5 'Beloved' DC Heroes that Could Join "Legends of Tomorrow"
TV, Comic Books
The motion-comics platform Madefire announced this morning that four more comics publishers have signed on: Arcana, Archie Comics, Lion Forge and Seraphim.
There’s a definite skew toward horror in this announcement: The first Archie title to go on the platform is the zombie comic Afterlife With Archie, the Arcana title mentioned is The Intrinsic, and Seraphim is the publisher of horror writer Clive Barker’s work. The outlier is Lion Forge, which is best known as the creator of digital-first adaptations of 1980s TV shows; its first Madefire comic will apparently be Knight Rider.
That shouldn’t come as too much of a surprise, as Madefire seems determined to make motion comics for adult readers. The current lineup includes Tom Taylor’s dark Batman/Superman story Injustice: Gods Among Us, as well as Batman: Arkham Origins, Hellboy in Hell and Infinite Crisis.
Madefire is available as an iOS app and on DeviantART. It’s not unlike Thrillbent, although the Madefire comics I’ve read have more aggressive animation. On Thrillbent, each swipe makes one thing happen — a panel is revealed, a word balloon appears, the background shifts somehow. Madefire also works on swipes (or page turns on DeviantART), but several things may happen with each page turn, so the reader is a little less in control of the timing. That may be a plus in horror comics, because it allows the creator to surprise the reader in a way that can’t really happen on the printed page.
Welcome to Food or Comics?, where every week we talk about what comics we’d buy at our local comic shop based on certain spending limits — $15 and $30 — as well as what we’d get if we had extra money or a gift card to spend on a “Splurge” item.
If I had $15, I’d grab with two hands the new issue of Orc Stain #7 (Image, $2.99). Stokoe is one of the few people in mainstream comics blending storytelling in art and writing seamlessly, creating an organic piece of work that’s as good to eat as some of the fictional food he presents in the book. Spaceman #4 (DC/Vertigo, $2.99) has, in its short run, showed the best of what can be done at Vertigo and is pretty exhilarating, especially if you re-read it from the beginning. After that I’d pick up my regular double-shot: Invincible #89 (Image, $2.99) and Walking Dead #94 (Image, $2.99), and then top it off with The Twelve #10 (Marvel, $2.99). I’m appreciative Marvel and the creators saw fit to see it through, and the story’s all the better for it.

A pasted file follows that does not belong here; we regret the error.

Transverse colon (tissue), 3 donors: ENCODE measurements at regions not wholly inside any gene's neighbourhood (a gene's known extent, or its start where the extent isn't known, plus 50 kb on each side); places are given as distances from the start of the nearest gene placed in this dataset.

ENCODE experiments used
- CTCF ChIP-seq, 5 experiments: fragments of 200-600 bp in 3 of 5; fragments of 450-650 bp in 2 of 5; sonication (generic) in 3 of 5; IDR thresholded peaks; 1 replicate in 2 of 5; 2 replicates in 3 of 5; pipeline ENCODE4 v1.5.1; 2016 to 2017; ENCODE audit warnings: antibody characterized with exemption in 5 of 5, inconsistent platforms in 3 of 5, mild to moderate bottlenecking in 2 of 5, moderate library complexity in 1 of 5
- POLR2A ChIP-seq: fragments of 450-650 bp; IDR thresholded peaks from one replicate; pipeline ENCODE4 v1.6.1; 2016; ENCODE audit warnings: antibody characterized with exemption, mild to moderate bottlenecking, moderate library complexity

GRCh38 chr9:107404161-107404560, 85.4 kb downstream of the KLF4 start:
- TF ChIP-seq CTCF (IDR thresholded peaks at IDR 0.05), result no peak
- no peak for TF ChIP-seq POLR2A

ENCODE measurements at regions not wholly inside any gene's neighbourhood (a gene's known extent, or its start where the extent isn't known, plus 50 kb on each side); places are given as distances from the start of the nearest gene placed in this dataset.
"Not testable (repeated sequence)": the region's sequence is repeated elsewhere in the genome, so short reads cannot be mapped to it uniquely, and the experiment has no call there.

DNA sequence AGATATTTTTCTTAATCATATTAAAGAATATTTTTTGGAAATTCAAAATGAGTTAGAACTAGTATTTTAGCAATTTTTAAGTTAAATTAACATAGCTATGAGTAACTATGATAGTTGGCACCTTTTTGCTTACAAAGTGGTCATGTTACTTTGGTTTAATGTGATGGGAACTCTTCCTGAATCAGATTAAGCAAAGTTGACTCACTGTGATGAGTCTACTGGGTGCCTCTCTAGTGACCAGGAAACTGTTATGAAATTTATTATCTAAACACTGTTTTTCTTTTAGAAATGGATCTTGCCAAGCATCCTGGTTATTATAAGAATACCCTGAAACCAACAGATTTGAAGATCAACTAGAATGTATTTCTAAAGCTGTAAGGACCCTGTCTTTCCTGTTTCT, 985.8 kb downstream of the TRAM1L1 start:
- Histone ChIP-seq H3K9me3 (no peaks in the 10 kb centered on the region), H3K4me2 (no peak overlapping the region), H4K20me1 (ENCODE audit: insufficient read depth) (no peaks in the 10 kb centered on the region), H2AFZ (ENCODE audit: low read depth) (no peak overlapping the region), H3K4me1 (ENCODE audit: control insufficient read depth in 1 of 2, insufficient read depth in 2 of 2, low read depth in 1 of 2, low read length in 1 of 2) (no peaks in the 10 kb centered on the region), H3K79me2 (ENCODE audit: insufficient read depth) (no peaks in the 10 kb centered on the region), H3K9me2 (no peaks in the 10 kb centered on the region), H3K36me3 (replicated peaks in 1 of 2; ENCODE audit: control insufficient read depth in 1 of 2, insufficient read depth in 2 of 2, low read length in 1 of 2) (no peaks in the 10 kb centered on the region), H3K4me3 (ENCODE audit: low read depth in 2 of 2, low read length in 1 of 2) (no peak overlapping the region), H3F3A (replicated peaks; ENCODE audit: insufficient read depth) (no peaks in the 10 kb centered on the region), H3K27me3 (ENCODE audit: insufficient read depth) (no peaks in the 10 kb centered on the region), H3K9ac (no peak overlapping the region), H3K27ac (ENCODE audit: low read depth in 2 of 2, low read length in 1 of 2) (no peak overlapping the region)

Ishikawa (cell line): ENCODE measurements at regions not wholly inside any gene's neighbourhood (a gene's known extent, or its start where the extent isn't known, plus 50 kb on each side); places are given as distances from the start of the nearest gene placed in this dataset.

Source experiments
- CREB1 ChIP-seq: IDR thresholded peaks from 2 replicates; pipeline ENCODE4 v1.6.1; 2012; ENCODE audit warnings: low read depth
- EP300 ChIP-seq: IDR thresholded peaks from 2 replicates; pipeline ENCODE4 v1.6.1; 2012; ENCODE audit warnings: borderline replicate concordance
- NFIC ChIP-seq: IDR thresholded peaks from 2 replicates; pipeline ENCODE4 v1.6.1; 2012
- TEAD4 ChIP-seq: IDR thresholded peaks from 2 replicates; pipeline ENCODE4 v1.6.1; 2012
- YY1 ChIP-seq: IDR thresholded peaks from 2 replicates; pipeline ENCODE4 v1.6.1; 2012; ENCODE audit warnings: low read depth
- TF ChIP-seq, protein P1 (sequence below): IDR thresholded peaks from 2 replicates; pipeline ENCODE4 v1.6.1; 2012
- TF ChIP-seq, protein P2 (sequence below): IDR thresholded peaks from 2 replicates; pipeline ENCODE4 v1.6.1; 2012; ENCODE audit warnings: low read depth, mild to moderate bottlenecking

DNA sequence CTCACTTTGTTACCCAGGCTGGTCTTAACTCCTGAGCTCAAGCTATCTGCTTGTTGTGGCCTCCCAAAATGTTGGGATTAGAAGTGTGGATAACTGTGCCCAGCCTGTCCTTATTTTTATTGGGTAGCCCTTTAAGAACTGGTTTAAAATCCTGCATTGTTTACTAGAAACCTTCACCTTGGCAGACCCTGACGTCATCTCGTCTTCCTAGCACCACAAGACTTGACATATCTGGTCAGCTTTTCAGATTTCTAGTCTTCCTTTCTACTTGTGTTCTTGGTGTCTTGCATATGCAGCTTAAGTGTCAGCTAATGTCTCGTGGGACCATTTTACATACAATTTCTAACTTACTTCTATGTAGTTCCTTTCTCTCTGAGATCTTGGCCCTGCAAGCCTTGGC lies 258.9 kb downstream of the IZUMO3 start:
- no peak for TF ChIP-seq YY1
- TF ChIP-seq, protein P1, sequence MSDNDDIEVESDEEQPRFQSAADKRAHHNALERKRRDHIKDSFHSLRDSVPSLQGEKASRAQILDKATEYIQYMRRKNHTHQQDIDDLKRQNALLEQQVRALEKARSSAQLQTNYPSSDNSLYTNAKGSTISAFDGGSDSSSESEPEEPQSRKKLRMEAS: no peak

If I had $30, I’d go all company-owned super heroes. Avengers #23 (Marvel, $3.99) for the continuing fight against HYDRA by Brian Michael Bendis and Daniel Acuna. Acuna’s really (finally) had a chance to blossom on this book and I hope he sees it through for a good long while. After that I’d get FF #15 (Marvel, $2.99), which has silently outstripped Fantastic Four in my book; the added bonus for this issue particularly is seeing artist Nick Dragotta on this book. I’d wrap it all up with Batman Beyond Unlimited #1 (DC, $3.99). I’ll admit I missed out on the complete fervor of Batman Beyond, but I’m excited by Dustin Nguyen and Adam Beechen’s work and the possibilities of them taking on a future rendition of Batman and the JLA.
And if I could splurge, I’d check out the overlooked Key Of Z TPB (Boom!, $14.99). New York City street warfare told against the backdrop of a zombie apocalypse? Sounds like my kind of book. Newcomer artist Aaron Kuder’s got an interesting style that I’d been meaning to check out, and this gives me just that chance.
Called, appropriately enough, ArcanaBenderspink Comics, Deadline reports the label will launch with 20 titles, including Dime Detectives, which recasts authors Dashiell Hammett and Raymond Chandler as real-life crime solvers, Untouchable, which pits the descendents of Al Capone and Elliott Ness against each other, and Langley High, the upcoming conspiracy thriller by Tomm Coker and Daniel Friedman that’s already set up with producer Atlas Entertainment.
Benderspink, which produced the 2005 adaptation of A History of Violence, last year acquired the film rights to Coker and Friedman’s Undying Love and put DC’s The Mighty into motion at Paramount Pictures.
Founded in 2004 by Sean O’Reilly, Arcana has published such titles as Kade, Clockwork Girl, Helen Killer and Gearhead.